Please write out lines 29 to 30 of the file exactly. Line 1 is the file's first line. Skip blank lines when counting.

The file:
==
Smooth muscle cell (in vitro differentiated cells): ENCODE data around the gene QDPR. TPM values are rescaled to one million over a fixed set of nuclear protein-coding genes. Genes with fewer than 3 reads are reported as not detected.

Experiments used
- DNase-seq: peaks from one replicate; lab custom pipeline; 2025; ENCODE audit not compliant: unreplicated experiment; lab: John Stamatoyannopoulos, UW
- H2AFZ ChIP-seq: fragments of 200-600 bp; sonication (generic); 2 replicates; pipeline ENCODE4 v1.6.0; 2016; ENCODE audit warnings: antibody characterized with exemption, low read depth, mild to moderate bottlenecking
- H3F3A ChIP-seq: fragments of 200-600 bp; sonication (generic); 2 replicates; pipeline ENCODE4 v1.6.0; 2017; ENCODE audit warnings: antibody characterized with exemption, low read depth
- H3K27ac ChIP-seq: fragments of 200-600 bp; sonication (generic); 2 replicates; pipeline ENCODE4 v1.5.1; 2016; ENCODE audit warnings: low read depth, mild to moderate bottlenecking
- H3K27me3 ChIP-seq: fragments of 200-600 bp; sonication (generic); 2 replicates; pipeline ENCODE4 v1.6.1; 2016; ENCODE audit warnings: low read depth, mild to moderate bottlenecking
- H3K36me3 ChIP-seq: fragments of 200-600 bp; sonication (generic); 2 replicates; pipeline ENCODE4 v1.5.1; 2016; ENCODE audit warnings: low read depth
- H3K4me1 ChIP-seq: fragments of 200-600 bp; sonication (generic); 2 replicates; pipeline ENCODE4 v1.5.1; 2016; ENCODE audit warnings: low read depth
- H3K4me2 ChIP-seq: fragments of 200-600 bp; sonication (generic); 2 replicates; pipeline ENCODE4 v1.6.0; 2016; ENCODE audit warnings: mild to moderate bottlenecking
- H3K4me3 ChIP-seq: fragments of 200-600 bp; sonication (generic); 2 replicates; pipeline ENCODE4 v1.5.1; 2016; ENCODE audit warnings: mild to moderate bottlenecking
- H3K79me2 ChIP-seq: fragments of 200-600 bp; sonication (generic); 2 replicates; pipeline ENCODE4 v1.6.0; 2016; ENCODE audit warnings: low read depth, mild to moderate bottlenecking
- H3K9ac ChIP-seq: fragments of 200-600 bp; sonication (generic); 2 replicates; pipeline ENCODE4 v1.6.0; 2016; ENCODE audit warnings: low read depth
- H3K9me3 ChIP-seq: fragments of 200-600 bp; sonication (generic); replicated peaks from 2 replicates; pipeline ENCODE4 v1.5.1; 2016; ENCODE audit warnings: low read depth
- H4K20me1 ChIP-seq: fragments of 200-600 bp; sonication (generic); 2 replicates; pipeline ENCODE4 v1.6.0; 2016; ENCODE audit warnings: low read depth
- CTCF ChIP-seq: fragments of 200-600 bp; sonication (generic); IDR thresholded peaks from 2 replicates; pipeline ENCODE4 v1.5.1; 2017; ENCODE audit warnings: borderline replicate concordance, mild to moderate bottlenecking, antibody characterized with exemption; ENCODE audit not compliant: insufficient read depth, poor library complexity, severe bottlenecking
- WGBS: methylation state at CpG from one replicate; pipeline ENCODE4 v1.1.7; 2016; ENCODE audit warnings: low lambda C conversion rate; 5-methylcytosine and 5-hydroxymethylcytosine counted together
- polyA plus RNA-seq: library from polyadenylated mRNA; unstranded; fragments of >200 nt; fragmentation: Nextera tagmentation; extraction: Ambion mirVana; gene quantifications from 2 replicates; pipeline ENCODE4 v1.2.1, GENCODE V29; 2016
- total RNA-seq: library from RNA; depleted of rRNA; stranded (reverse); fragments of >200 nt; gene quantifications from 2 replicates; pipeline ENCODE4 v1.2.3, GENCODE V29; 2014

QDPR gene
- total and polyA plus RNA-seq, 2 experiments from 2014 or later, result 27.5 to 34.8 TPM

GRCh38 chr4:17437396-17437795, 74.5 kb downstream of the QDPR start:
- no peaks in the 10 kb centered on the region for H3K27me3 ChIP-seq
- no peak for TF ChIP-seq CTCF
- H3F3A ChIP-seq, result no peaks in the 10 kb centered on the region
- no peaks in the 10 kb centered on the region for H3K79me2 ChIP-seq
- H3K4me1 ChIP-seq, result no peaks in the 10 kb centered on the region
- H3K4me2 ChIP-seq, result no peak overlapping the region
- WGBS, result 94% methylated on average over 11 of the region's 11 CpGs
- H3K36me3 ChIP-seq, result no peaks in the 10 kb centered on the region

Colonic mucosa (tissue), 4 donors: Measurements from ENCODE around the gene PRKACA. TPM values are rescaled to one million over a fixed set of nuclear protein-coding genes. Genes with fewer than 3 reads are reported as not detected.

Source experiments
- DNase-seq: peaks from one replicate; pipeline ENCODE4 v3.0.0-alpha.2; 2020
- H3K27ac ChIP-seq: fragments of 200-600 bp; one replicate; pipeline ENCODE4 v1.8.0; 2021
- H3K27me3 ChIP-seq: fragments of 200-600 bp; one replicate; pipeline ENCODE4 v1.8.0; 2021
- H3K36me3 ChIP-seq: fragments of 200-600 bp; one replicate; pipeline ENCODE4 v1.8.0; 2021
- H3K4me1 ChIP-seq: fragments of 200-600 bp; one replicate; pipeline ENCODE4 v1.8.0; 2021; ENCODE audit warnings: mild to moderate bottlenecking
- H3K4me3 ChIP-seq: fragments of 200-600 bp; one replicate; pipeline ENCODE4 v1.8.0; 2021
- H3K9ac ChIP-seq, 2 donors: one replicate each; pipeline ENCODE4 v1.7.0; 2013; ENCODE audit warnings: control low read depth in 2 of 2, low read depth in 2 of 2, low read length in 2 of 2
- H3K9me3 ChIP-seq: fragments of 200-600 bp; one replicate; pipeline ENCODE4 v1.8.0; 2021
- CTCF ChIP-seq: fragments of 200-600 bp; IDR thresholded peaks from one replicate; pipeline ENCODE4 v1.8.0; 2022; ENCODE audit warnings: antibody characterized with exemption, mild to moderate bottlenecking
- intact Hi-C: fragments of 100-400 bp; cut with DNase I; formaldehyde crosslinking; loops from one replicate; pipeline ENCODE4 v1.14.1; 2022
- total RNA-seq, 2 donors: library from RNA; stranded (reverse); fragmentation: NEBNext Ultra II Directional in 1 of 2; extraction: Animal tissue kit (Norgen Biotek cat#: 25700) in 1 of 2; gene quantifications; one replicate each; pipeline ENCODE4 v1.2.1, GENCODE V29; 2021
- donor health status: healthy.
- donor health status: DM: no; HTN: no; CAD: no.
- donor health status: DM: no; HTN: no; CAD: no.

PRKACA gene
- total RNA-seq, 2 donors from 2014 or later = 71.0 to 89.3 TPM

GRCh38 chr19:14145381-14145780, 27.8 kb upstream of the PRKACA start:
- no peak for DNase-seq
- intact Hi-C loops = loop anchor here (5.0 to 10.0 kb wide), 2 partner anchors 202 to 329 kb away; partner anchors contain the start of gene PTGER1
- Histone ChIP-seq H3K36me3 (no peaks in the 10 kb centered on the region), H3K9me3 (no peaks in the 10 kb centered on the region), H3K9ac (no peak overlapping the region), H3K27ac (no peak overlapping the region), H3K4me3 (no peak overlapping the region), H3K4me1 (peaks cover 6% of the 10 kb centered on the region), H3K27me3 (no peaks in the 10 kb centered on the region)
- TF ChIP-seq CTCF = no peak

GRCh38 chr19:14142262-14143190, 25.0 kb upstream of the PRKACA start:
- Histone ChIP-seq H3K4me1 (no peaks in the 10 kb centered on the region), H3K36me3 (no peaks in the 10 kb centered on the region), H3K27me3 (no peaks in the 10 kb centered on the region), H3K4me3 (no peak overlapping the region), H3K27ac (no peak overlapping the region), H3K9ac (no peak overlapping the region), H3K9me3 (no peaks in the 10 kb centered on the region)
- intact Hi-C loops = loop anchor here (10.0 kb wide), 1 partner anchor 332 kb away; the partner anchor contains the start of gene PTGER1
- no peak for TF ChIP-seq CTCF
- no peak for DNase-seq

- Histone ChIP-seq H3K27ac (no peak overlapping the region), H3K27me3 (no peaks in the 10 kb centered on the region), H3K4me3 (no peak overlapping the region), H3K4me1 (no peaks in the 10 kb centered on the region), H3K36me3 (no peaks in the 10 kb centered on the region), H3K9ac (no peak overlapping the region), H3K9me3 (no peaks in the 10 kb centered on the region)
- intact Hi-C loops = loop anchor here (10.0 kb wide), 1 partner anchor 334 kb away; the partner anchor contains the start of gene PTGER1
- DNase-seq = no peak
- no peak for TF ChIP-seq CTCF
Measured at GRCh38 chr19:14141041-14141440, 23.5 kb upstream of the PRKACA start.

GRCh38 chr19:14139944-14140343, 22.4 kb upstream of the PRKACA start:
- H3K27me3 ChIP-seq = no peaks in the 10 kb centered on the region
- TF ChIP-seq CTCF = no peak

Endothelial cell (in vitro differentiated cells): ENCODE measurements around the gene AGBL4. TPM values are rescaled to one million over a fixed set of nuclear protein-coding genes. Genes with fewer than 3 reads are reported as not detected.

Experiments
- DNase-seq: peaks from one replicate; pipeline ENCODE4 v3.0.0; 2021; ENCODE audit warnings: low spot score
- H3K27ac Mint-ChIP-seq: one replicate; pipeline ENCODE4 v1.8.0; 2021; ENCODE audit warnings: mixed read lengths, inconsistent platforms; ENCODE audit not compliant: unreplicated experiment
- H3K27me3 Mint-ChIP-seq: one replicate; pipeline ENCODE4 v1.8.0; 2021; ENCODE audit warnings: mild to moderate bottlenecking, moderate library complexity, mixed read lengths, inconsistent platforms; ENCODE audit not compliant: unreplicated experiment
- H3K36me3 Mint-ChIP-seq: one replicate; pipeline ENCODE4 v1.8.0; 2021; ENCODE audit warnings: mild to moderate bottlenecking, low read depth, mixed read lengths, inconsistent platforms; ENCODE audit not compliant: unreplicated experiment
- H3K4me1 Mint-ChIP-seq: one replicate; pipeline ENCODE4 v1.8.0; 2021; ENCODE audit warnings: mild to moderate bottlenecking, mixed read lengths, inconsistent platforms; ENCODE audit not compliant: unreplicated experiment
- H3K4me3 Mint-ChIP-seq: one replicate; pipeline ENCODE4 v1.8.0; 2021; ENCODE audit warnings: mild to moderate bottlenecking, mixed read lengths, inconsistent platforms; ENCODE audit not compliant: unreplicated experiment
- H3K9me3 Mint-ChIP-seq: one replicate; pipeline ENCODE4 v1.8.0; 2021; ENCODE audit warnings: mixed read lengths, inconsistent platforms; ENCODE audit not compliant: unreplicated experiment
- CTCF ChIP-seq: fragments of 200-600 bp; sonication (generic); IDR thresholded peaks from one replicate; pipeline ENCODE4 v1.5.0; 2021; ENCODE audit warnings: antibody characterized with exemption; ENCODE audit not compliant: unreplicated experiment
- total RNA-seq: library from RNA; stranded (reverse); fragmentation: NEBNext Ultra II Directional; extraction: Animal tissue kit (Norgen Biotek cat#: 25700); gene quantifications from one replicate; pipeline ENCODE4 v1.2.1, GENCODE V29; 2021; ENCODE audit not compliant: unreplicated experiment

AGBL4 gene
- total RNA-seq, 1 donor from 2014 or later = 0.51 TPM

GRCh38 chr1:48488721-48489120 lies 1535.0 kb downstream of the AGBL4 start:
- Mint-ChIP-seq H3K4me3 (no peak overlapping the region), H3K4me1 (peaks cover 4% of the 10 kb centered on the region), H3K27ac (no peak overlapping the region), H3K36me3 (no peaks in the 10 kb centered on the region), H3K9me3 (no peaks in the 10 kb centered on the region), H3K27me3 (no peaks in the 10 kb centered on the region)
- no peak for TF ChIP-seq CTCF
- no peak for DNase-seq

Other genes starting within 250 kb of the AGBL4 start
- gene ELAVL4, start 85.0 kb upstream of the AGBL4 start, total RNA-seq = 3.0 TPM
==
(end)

- WGBS, result 94% methylated on average over 11 of the region's 11 CpGs
- H3K36me3 ChIP-seq, result no peaks in the 10 kb centered on the region